“The Northeast Climate Adaptation Science Center Regional Invasive Species and Climate Change Management Network (RISCC Network) is providing a unique and effective roadmap to address the interface of climate change and invasive species, which are separately and collectively significant threats to ecosystems in the Northeast and throughout the country. The RISCC Network provides vital support for managers of conservation land and researches best practices for climate adaptation and resilience while disseminating this information broadly. Passage of the federal Climate Adaptation Science Centers Act is essential to the Network, and numerous agencies and partner organizations working to protect and restore critical natural resources.” – Dr. Julie Richburg, Lead Ecologist, Inland Natural Resources, The Trustees of Reservations
“Like many Indigenous communities around the Globe, Wabanaki Tribal Nations (Maliseet, Micmac, Passamaquoddy, and Penobscot) and other Tribal Nations in the NE CASC Region will be disproportionately impacted by global climatic change. With these impacts already being felt, NE CASC is playing a crucial role in developing the science needed to help advance adaptation efforts across the Northeast. Passage of the CASC Act will provide the funding and stability required to ensure that the University of Maine’s partnership with NE CASC will continue, allowing us to collaborate with Wabanaki Tribal Nations on building culturally appropriate adaptation plans that will greatly augment Wabanaki adaptive capacity for future generations.” – Dr. Darren Ranco, Chair of Native American Programs & Associate Professor of Anthropology, University of Maine
“Over the past decade, the CASC Program has successfully brought together communities of researchers and field practitioners to improve the resilience of the nation’s water resources, forest, grassland, riparian, and coastal ecosystems. Outcomes from the “actionable” research conducted by the SW CASC have greatly benefited the work of natural resource managers, water, and fire managers at Arizona state agencies and Tribal nations. The CASC Act ensures that this highly relevant, engaged, impactful research – precisely the kind of work central to the mission of the Arizona Institutes for Resilience – will continue to strengthen our nation in the face of extreme weather and climate changes.” – James Buizer, Founding Director, Arizona Institutes for Resilience, The University of Arizona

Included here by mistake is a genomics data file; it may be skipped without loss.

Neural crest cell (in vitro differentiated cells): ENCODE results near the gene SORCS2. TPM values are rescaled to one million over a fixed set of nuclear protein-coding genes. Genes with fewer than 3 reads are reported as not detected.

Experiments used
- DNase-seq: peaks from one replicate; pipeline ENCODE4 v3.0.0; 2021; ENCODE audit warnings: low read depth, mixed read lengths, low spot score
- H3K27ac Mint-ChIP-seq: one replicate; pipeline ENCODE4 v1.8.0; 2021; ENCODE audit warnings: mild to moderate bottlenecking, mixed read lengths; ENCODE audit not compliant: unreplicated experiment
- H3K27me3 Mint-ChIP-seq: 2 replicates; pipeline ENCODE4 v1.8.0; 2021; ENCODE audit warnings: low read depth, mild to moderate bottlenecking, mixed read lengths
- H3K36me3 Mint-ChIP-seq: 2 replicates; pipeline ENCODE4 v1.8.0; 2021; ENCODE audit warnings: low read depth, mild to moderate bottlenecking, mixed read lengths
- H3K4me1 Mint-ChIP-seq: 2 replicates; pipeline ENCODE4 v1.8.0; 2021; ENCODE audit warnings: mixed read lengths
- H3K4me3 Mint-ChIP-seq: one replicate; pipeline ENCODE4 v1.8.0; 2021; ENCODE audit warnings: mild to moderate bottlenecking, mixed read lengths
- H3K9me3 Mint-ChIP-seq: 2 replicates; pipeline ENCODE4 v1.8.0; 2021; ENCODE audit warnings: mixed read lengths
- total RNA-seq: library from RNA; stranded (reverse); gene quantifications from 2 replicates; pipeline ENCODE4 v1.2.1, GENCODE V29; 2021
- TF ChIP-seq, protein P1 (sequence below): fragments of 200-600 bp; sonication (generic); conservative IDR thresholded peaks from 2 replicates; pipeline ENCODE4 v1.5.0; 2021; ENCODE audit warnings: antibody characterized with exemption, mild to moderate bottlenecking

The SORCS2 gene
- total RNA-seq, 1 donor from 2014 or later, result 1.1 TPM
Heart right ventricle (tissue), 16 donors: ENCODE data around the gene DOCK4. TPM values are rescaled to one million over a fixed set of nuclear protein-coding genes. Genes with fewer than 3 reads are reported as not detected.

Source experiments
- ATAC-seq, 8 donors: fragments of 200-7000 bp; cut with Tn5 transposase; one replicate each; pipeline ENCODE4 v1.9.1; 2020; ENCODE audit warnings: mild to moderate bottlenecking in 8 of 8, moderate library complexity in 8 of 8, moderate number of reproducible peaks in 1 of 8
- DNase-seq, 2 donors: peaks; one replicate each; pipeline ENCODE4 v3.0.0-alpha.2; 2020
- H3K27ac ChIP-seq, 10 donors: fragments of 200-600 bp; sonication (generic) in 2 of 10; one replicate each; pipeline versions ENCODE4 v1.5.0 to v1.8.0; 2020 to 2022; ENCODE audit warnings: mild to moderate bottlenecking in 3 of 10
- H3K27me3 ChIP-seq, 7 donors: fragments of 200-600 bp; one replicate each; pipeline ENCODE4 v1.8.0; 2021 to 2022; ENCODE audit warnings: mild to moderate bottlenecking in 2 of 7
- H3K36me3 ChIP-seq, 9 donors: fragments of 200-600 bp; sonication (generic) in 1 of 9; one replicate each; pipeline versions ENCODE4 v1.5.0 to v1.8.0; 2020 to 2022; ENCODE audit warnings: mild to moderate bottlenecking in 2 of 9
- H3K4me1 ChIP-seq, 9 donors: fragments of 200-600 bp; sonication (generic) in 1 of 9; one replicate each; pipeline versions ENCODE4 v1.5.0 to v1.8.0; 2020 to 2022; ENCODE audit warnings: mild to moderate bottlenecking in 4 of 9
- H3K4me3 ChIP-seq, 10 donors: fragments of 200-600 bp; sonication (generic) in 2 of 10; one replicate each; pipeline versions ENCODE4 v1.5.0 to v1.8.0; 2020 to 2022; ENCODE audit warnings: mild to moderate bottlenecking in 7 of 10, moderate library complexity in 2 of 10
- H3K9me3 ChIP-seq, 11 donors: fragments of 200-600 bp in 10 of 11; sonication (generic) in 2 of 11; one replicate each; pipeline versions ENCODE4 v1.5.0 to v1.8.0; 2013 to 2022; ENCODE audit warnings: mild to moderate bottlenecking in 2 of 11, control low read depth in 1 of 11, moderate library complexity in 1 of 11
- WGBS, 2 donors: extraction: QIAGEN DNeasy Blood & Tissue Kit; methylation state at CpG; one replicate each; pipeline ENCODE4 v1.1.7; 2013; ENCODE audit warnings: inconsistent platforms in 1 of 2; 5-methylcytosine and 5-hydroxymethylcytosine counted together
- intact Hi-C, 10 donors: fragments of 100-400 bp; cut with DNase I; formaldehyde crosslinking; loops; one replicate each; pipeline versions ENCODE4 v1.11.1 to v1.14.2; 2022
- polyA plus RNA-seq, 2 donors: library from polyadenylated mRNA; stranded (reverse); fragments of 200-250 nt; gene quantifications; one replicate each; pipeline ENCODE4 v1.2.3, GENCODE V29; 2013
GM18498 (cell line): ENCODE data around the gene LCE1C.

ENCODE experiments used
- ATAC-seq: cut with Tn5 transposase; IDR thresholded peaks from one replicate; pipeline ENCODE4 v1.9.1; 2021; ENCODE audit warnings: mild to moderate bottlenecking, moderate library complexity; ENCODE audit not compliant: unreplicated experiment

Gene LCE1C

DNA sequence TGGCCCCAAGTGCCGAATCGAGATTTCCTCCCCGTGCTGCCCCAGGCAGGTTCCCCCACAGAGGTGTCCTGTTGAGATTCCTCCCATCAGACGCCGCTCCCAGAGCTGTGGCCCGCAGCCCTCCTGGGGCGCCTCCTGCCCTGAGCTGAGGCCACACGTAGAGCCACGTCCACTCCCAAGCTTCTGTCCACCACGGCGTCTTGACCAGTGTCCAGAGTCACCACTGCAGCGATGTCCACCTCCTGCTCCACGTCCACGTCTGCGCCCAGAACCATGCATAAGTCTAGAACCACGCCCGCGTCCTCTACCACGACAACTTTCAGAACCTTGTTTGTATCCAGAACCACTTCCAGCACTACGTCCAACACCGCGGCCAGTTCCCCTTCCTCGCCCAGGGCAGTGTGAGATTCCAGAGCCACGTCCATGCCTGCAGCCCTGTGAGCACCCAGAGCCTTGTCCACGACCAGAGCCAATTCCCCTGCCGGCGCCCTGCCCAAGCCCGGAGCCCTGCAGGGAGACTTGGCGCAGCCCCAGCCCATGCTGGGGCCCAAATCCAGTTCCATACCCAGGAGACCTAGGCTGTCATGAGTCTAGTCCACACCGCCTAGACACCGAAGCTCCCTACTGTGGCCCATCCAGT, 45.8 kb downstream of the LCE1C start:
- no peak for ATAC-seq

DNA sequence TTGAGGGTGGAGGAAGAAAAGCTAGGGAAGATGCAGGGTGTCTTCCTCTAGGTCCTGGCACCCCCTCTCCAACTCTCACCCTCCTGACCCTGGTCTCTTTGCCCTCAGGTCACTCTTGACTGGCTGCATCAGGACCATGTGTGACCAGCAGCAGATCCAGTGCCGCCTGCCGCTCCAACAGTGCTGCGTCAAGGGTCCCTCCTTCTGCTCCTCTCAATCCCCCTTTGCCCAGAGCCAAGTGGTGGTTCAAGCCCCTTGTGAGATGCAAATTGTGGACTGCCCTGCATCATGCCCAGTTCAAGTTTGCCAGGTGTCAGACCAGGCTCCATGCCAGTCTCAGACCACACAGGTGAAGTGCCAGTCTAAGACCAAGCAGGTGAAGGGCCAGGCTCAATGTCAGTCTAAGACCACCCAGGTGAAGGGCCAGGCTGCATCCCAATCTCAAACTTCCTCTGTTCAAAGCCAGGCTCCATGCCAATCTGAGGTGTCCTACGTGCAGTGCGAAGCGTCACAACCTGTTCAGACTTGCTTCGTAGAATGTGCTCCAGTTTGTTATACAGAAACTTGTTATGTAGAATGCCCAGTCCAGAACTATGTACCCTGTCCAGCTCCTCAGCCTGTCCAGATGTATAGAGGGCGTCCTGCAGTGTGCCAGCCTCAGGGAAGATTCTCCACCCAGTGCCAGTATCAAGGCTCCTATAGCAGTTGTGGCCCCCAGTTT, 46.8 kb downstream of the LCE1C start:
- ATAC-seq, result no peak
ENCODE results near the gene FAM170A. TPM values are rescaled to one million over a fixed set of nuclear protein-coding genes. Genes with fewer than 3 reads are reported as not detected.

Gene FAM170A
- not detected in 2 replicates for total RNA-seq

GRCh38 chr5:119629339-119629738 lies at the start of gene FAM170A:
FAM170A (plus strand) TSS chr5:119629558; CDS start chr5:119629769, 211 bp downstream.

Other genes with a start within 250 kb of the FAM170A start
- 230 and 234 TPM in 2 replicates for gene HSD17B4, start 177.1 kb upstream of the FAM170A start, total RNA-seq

“Since 2012 the Pacific Islands CASC has been invaluable in linking researchers from DOI, USGS with partners at the University of Hawaiʻi to deliver crucial information and tools for resource managers across Hawaiʻi and the Pacific region. As the most remote and vulnerable populace in the US, what CASCs deliver is critical to maintaining the resources vital to our region and nation’s way of life.” – Darren Lerner, Associate Dean for Research, School of Ocean and Earth Science and Technology, University of Hawaiʻi at Manoa.
“Through the NE CASC, I collaborate on projects with Tribal Nations to assess the effects of climate change on culturally important food fisheries, assist with Tribal climate change planning, and develop guidelines to engage with Tribal Nations for the NE and SE CASCs. Without the resources available at the NE CASC, Tribal Nations would lose support for evaluating local environmental change and adapting conservation practices to protect access to cultural food and activities for future generations – threatening their livelihood. It is my hope that Congress will support the passing of the CASC Act to ensure that the CASC network continues to build partnerships with Tribal Nations and other underrepresented groups to combat climate change where it threatens the heart of the community.” – Asha Ajmani, NE CASC Fellow and Doctoral Candidate in Environmental Conservation, University of Massachusetts-Amherst
“United South and Eastern Tribes Inc. (USET) has worked closely with the regional Climate Adaptation Science Centers (CASC), particularly the Northeast and Southeast, to engage our 33 USET Member Tribal Nations in research, assessments, and predictions of climate change impacts across the USET region. Our working relationships provide opportunities for collaboration between our member Tribal Nations and western science disciplines to identify current and potential climate change impacts to Tribal natural and cultural resources, leading to information and strategies that can be utilized in climate change adaptation planning. USET values the key role that the CASCs fulfill in integrating our member Tribal Nations and Traditional Ecological Knowledge into regional scale adaptation planning and supporting Tribal climate resiliency.” – United South and Eastern Tribes (USET)